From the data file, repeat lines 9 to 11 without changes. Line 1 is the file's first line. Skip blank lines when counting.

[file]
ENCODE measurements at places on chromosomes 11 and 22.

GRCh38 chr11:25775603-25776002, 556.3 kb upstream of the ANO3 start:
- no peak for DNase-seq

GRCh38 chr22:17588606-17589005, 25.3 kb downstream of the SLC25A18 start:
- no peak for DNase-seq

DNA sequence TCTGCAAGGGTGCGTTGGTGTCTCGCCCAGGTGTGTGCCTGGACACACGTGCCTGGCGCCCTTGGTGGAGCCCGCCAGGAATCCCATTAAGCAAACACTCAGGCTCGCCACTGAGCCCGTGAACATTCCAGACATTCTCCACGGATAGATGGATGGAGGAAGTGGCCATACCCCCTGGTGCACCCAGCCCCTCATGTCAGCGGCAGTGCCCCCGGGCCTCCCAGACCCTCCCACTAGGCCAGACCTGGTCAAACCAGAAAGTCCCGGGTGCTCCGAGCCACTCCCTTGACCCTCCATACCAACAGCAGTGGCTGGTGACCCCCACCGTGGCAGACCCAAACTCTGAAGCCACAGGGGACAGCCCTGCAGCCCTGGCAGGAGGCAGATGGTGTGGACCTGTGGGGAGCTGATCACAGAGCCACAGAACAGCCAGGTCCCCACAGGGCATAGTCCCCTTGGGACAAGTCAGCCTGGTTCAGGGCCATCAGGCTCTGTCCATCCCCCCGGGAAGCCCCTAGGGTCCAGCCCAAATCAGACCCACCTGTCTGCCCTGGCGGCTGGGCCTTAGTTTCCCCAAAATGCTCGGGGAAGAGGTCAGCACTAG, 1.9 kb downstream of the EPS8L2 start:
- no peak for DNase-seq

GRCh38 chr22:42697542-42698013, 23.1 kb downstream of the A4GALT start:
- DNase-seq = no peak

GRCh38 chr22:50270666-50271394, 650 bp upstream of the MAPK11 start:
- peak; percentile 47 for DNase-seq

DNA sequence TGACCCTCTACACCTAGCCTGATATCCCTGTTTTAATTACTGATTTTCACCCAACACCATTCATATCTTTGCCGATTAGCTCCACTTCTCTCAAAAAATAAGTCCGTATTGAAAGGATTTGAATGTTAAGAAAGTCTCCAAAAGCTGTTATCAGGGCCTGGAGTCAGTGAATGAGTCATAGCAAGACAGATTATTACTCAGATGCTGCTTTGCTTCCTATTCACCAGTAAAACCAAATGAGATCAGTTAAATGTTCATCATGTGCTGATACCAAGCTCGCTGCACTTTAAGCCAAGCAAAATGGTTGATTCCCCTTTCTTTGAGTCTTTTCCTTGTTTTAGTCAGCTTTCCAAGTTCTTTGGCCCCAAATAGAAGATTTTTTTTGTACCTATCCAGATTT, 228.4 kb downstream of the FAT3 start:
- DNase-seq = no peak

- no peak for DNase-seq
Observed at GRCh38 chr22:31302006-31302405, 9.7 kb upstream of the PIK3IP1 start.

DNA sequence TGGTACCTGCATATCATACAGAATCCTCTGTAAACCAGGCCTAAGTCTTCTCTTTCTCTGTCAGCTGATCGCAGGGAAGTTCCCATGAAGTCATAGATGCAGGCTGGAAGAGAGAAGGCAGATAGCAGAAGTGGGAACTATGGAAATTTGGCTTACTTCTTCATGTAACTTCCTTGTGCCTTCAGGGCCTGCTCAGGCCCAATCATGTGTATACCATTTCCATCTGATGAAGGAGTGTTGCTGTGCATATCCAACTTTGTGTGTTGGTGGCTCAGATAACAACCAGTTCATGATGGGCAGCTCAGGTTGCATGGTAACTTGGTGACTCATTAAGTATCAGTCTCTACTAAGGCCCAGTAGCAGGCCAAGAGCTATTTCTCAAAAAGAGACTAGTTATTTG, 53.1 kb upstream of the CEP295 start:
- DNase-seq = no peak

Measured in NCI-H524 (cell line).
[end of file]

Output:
- DNase-seq = no peak

GRCh38 chr22:50270666-50271394, 650 bp upstream of the MAPK11 start:
- peak; percentile 47 for DNase-seq